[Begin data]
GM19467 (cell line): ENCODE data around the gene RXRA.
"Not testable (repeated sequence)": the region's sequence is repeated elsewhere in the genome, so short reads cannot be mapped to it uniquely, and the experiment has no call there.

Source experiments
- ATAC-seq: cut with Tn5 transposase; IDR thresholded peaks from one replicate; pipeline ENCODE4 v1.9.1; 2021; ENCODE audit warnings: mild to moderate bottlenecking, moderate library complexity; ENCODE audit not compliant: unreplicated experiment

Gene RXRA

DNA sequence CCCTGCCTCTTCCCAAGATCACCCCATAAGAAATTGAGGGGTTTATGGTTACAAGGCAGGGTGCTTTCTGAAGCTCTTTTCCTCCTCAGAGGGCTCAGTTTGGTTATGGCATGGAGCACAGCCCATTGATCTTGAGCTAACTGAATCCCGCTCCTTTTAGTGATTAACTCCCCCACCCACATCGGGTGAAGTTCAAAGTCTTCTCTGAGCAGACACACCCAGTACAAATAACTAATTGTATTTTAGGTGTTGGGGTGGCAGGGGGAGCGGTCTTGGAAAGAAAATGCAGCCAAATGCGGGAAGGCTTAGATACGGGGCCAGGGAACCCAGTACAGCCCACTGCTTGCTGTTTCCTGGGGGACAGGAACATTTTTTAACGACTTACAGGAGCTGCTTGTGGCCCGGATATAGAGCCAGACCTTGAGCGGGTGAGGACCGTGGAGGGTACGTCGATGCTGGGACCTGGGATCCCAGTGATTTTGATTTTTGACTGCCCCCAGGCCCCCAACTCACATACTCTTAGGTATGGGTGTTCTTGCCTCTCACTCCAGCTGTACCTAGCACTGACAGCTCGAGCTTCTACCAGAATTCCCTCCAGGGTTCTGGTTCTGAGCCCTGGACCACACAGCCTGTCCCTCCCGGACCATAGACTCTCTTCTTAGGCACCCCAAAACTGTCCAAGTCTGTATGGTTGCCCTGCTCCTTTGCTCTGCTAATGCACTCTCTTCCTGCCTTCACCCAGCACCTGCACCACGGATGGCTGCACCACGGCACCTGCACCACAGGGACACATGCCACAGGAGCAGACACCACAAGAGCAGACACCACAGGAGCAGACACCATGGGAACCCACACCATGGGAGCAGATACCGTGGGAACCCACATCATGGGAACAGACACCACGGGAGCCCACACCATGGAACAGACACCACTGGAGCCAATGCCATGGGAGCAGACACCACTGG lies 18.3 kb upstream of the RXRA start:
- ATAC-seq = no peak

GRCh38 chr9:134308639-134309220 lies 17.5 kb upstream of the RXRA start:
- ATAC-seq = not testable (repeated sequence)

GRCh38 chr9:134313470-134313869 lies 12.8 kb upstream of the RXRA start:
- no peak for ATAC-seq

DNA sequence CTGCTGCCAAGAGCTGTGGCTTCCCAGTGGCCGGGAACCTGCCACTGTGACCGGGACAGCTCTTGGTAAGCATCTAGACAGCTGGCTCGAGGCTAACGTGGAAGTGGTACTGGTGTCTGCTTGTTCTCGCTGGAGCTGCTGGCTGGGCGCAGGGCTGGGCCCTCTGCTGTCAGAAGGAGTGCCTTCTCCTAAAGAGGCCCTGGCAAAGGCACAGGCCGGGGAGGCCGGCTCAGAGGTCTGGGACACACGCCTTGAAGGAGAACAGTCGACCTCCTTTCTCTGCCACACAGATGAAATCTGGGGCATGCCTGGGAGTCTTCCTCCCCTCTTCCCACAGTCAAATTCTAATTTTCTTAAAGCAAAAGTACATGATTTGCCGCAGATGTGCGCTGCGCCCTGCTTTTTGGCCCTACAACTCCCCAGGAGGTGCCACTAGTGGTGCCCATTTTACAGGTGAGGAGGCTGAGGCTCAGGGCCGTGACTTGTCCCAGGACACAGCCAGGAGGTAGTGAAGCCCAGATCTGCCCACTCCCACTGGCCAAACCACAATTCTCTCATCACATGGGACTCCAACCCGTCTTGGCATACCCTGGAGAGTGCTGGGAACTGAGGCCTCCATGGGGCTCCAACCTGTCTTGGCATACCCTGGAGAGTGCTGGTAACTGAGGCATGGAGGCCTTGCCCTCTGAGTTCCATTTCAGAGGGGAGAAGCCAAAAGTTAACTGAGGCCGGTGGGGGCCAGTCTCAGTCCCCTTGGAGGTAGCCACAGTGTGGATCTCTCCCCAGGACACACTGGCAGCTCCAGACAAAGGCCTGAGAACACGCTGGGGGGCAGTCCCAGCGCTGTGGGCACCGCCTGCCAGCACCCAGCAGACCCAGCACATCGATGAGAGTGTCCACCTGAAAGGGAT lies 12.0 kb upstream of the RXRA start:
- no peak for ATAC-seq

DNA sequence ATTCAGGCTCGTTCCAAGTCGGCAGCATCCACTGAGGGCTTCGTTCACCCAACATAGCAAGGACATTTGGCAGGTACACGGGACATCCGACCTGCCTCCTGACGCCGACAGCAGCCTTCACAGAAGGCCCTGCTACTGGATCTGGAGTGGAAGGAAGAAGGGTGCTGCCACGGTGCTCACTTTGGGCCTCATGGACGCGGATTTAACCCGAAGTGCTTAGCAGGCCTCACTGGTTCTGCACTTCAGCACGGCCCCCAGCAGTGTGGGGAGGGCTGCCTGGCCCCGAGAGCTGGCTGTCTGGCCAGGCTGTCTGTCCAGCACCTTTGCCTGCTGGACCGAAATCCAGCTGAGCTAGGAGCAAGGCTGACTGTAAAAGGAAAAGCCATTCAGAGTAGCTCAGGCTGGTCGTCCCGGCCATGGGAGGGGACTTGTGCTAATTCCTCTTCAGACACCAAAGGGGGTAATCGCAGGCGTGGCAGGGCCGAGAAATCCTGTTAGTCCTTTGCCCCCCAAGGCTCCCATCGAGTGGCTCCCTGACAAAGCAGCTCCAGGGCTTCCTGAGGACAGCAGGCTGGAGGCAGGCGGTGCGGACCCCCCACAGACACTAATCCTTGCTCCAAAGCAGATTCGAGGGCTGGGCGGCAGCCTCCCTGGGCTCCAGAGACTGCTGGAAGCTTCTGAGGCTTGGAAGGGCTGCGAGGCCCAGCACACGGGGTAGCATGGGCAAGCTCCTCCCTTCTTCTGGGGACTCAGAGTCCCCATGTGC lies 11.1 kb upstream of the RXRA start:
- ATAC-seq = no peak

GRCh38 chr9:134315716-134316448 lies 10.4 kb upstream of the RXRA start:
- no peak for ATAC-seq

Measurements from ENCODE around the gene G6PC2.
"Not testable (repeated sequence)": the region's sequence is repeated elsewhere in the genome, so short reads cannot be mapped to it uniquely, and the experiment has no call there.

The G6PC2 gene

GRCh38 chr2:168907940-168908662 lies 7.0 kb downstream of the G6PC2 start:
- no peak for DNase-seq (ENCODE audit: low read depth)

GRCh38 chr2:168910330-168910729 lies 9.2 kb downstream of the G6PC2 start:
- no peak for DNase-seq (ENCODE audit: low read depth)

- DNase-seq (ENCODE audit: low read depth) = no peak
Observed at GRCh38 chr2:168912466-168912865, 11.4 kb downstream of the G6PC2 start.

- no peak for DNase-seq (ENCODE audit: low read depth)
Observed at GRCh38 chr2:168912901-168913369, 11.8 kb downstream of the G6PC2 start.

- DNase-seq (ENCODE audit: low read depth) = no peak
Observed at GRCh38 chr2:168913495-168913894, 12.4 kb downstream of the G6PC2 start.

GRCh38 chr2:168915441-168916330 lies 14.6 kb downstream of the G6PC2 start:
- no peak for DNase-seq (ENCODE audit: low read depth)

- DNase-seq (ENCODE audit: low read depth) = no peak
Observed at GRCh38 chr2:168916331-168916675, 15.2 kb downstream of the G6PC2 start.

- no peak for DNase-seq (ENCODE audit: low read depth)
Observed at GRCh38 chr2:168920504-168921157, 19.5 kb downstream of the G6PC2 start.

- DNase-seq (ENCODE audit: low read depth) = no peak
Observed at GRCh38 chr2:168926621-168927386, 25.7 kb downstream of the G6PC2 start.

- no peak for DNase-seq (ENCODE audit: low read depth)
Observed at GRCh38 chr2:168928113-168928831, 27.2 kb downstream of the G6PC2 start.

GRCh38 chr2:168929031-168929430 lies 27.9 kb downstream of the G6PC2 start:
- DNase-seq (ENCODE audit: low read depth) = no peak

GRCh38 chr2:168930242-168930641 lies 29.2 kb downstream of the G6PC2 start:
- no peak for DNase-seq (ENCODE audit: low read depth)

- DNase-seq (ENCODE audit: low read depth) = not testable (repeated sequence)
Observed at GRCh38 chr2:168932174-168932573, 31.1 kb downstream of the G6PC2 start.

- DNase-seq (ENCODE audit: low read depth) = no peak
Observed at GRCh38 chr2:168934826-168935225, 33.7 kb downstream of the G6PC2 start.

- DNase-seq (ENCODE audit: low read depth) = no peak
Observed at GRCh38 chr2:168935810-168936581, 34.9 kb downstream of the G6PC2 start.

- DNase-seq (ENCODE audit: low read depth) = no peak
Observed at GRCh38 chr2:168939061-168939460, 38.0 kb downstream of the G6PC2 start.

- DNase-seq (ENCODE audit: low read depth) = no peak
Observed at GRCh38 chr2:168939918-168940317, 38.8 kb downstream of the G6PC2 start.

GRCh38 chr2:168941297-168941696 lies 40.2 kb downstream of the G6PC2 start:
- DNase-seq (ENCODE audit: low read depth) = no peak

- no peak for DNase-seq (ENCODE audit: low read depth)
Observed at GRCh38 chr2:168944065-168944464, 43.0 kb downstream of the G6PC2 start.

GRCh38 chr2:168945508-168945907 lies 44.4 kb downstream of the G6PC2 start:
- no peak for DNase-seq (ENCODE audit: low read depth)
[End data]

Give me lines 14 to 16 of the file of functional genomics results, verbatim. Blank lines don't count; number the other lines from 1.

DNA sequence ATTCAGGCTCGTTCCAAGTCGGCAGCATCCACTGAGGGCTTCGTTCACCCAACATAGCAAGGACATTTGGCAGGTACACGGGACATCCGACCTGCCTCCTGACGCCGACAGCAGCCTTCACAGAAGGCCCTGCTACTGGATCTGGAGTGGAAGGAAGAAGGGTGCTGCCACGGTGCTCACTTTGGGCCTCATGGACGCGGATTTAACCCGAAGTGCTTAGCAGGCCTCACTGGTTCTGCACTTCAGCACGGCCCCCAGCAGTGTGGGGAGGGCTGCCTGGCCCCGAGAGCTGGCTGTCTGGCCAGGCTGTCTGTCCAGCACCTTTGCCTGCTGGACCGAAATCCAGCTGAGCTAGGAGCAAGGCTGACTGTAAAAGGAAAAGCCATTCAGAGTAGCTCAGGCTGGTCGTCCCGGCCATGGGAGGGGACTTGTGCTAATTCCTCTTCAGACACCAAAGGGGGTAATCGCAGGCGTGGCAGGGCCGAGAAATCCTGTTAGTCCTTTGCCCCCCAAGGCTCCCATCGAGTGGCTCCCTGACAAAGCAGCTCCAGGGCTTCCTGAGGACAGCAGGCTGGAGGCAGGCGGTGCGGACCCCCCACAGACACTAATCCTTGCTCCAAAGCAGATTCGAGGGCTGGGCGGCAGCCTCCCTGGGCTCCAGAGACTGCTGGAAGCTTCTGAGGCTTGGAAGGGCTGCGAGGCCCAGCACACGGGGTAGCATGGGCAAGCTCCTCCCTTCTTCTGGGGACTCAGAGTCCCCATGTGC lies 11.1 kb upstream of the RXRA start:
- ATAC-seq = no peak

GRCh38 chr9:134315716-134316448 lies 10.4 kb upstream of the RXRA start: